More than half of British Asians ‘toned down’ Asian identity to ‘fit in’


More than half of British Asians have toned down their Asian identity to “fit in,” a ComRes survey for the Asian Network said.

The survey, which had more than 2,000 British Asians as respondents, is part of the BBC’s Big British Asian Summer. The survey found that 54 per cent of British Asians had made concentrated efforts to fit in.

For instance, 25-year-old Chirag Asnani said he had changed his name to fit in with British culture.

He became Craig temporarily for he thought it was more of a “white name.”

“At the time I thought it would be cool because no-one else had the name Chirag – and also Daniel Craig was just becoming James Bond at that point,” he said, according to BBC. “I thought it would catch on. After I while I thought ‘this is dumb’ and my parents thought ‘this is dumb’. So I went back to Chirag and just made sure people were saying it right.”

About 1,197 of the 2,026 who took part in the survey were born in the UK, with their countries of origin being predominantly India, Pakistan, Bangladesh, and Sri Lanka.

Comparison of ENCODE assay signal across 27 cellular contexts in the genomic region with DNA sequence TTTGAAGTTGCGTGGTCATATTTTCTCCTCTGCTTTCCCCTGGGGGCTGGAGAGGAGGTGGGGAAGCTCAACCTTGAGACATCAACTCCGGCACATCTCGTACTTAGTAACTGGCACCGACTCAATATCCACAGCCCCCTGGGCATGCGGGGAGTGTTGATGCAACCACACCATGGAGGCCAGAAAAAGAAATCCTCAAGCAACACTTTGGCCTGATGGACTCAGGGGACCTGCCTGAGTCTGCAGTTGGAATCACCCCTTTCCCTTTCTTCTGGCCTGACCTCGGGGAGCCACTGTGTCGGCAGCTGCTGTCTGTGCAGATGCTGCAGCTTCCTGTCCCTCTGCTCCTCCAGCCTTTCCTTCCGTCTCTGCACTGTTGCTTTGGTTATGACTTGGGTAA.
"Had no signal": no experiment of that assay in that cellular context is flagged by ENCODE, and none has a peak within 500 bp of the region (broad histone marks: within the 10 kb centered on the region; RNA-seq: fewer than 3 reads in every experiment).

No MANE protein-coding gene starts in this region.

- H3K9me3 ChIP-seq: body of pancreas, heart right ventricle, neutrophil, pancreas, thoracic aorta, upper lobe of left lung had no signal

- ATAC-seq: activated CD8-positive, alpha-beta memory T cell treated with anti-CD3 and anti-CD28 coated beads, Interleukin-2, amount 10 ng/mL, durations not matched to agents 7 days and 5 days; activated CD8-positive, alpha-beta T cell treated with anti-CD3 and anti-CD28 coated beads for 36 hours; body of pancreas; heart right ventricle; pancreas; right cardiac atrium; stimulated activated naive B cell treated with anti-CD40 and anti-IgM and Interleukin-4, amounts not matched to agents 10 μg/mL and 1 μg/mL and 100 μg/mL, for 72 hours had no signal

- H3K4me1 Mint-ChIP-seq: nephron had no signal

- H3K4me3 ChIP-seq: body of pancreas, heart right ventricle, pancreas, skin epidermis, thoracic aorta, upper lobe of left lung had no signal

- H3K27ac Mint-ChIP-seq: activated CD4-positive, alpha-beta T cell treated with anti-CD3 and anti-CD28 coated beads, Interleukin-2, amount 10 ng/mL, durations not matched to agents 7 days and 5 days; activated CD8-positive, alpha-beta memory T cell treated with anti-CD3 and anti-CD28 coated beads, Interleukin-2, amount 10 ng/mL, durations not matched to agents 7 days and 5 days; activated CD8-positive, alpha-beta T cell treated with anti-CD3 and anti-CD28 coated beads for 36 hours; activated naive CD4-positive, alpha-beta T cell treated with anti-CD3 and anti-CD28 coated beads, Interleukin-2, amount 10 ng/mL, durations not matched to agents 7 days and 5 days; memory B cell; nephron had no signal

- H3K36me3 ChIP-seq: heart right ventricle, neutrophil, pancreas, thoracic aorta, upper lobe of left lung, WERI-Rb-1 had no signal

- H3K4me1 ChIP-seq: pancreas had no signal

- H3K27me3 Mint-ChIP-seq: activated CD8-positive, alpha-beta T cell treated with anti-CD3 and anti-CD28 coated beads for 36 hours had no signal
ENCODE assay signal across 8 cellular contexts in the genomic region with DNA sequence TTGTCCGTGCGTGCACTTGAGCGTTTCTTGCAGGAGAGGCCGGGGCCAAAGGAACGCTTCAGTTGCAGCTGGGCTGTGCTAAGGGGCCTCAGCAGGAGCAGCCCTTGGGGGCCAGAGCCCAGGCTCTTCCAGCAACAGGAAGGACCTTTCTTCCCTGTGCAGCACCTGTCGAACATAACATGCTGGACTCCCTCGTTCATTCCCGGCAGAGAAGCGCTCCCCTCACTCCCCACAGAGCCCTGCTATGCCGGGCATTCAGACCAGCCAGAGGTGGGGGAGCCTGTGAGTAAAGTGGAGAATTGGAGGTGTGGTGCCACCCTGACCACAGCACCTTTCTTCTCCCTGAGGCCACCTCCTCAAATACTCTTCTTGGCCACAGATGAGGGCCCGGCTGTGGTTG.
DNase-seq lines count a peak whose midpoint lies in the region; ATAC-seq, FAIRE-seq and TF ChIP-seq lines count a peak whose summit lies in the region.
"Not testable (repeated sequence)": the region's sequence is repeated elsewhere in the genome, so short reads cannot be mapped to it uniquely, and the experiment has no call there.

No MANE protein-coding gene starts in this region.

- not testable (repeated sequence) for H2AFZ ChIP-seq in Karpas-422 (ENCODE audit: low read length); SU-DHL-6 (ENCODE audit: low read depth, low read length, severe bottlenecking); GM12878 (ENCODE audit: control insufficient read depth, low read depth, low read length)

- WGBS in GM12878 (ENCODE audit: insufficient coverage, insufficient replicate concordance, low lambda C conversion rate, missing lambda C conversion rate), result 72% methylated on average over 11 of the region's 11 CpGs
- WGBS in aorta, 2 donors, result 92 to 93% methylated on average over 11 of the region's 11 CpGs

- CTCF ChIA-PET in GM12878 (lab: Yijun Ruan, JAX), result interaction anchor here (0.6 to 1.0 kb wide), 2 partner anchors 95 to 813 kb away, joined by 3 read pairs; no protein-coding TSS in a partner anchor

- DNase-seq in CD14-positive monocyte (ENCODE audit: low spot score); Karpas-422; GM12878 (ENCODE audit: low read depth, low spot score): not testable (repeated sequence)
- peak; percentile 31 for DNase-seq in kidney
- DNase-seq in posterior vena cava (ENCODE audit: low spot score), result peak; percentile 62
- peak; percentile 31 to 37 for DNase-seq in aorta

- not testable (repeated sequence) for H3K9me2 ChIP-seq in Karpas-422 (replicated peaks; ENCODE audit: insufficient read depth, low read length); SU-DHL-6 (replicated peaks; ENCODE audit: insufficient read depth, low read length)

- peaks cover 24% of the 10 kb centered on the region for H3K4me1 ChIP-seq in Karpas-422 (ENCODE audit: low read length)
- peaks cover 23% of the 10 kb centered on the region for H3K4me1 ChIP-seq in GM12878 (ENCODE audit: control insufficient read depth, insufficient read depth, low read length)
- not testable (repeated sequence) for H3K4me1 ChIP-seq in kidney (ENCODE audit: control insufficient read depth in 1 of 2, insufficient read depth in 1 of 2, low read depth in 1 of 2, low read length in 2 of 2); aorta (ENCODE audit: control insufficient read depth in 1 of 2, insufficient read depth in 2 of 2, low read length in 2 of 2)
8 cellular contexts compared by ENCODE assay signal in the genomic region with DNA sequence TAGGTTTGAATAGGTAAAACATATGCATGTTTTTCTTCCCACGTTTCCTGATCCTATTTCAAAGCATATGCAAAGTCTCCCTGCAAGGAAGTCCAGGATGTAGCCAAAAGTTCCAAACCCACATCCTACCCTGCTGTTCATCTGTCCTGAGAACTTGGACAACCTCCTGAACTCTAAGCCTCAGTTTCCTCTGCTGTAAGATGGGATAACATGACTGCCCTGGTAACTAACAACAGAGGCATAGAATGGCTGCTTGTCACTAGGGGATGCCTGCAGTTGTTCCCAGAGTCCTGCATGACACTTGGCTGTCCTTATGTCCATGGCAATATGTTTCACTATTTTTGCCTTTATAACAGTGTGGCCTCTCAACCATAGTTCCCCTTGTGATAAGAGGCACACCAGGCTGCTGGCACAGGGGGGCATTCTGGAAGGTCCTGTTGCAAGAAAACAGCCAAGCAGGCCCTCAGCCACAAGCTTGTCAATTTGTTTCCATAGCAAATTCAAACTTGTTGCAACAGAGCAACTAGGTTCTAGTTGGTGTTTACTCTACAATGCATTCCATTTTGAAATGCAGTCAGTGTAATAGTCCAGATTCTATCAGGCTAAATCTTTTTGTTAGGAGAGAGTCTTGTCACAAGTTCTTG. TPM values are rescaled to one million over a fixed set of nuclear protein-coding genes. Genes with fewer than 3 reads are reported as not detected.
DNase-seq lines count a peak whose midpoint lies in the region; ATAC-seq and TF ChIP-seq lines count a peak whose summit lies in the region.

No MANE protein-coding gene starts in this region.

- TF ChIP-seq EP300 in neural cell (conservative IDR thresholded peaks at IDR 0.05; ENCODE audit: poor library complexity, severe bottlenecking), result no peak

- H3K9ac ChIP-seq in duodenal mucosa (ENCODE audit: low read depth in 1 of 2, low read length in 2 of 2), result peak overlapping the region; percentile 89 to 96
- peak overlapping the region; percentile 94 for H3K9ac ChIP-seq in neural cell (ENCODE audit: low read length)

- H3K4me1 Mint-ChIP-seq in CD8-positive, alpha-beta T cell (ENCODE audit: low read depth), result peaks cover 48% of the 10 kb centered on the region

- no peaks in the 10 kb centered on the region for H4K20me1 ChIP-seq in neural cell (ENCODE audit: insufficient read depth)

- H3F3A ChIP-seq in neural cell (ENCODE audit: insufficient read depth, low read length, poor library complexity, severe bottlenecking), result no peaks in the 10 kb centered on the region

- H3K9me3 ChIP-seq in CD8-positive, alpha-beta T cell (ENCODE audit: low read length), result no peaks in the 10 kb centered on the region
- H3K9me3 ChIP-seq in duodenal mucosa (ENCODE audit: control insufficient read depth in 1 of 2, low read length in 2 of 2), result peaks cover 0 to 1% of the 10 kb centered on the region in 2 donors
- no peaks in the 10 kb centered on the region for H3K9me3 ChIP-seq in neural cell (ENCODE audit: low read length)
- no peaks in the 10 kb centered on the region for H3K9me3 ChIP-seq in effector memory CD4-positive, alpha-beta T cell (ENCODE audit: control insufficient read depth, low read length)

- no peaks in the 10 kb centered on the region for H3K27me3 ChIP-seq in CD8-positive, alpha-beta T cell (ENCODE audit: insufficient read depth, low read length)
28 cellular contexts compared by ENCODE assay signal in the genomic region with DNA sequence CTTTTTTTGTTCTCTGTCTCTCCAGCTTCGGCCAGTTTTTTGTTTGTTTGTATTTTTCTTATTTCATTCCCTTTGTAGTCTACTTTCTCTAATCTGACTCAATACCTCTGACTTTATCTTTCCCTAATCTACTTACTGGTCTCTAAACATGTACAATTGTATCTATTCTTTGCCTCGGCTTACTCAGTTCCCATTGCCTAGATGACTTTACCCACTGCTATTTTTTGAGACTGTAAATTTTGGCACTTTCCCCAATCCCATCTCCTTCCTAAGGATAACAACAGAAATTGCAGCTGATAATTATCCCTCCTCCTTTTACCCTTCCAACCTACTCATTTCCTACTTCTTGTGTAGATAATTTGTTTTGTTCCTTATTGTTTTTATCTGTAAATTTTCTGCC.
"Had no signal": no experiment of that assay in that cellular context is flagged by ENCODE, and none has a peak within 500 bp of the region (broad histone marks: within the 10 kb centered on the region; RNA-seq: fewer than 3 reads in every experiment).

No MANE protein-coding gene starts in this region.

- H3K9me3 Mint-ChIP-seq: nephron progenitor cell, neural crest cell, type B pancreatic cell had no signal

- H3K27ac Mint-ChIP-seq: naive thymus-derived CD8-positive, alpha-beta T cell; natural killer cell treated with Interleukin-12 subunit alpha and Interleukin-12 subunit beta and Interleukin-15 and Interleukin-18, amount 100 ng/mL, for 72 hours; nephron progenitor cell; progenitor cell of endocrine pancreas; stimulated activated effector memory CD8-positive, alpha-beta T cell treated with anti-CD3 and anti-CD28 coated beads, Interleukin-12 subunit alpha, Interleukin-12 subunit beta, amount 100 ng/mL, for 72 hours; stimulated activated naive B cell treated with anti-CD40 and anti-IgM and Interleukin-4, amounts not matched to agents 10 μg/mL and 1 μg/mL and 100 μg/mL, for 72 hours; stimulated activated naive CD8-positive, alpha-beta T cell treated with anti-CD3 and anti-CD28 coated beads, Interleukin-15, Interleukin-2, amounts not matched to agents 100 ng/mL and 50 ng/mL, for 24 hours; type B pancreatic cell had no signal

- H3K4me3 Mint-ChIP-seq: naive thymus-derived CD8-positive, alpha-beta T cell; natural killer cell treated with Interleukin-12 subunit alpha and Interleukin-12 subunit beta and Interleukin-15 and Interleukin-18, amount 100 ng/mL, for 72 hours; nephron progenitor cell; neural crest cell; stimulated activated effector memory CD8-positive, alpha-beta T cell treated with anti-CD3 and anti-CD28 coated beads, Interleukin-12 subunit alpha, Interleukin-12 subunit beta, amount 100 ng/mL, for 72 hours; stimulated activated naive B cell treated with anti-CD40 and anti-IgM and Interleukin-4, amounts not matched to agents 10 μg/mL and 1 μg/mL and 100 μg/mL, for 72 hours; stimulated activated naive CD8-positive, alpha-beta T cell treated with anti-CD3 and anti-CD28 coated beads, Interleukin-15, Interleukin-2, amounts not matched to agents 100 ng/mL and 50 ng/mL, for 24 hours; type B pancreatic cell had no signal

A similar number of UK citizens were also asked similar questions to generate a reflection of the views of the wider population.

The surveys found that British Asians were more socially conservative than the rest of the UK population, with 43 per cent of them saying they were okay with same-sex relationships.

According to the surveys, about five per cent of UK-wide respondents said they would be offended if a relative had sex before marriage, but the percentage rose to 34 among British Asians.

Regarding same-sex relationships, while 15 per cent said they were not acceptable, this number rose to 36 per cent among British Asians.